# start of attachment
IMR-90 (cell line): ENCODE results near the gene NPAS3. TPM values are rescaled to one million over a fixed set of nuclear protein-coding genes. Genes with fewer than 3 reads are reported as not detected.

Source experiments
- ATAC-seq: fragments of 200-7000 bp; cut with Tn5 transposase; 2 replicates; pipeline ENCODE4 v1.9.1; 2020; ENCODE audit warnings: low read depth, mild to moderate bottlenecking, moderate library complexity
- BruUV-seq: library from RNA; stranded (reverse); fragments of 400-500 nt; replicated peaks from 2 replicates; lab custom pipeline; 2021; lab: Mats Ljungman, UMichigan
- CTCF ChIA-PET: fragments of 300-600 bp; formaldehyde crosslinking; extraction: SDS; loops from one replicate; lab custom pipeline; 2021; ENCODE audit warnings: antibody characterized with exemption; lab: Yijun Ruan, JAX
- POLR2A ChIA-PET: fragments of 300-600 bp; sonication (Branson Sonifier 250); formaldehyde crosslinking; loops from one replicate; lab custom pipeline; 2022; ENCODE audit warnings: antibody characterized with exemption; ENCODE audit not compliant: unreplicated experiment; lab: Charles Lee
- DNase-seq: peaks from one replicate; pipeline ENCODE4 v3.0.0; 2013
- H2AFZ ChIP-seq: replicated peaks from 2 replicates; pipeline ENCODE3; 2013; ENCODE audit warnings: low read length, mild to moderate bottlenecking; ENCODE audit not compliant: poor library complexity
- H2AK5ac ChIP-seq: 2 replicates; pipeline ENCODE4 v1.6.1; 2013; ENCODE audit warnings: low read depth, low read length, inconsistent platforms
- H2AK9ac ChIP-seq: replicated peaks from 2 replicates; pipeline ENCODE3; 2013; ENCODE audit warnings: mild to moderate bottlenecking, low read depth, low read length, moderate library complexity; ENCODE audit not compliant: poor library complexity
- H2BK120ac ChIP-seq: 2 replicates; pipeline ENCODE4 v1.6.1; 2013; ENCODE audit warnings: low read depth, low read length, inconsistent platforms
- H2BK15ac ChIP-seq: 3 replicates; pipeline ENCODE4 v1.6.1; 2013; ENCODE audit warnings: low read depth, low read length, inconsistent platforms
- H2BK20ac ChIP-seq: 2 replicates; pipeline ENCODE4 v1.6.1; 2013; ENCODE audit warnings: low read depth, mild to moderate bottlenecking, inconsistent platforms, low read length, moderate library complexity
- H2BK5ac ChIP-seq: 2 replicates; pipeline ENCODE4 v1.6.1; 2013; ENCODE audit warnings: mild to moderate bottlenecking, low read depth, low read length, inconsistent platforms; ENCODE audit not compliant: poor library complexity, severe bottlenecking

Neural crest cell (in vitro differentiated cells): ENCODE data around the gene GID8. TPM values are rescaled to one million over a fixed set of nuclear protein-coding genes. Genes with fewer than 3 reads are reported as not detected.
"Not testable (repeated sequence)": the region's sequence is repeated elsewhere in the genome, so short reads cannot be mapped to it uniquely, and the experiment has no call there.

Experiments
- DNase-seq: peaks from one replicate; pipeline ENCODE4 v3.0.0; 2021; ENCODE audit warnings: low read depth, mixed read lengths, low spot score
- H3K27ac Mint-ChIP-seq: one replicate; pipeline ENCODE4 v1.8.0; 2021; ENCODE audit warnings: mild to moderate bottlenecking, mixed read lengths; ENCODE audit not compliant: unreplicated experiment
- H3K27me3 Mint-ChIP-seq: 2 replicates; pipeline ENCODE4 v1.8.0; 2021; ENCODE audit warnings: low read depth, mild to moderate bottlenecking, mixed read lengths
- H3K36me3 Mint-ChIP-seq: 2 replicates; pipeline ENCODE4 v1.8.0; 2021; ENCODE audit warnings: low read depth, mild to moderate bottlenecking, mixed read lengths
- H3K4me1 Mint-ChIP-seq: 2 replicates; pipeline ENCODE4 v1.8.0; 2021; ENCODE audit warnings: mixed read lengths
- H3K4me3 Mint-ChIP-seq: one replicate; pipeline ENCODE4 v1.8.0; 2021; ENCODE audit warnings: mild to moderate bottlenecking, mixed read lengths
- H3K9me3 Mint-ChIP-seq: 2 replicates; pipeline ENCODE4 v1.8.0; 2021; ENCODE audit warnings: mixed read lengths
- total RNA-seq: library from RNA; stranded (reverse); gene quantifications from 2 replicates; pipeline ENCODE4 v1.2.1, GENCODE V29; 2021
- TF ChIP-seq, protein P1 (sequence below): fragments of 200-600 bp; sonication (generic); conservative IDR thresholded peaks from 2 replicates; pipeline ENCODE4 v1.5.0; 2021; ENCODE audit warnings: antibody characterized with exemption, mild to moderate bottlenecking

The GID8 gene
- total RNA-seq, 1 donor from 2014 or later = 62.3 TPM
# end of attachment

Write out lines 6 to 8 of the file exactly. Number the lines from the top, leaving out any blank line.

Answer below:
- POLR2A ChIA-PET: fragments of 300-600 bp; sonication (Branson Sonifier 250); formaldehyde crosslinking; loops from one replicate; lab custom pipeline; 2022; ENCODE audit warnings: antibody characterized with exemption; ENCODE audit not compliant: unreplicated experiment; lab: Charles Lee
- DNase-seq: peaks from one replicate; pipeline ENCODE4 v3.0.0; 2013
- H2AFZ ChIP-seq: replicated peaks from 2 replicates; pipeline ENCODE3; 2013; ENCODE audit warnings: low read length, mild to moderate bottlenecking; ENCODE audit not compliant: poor library complexity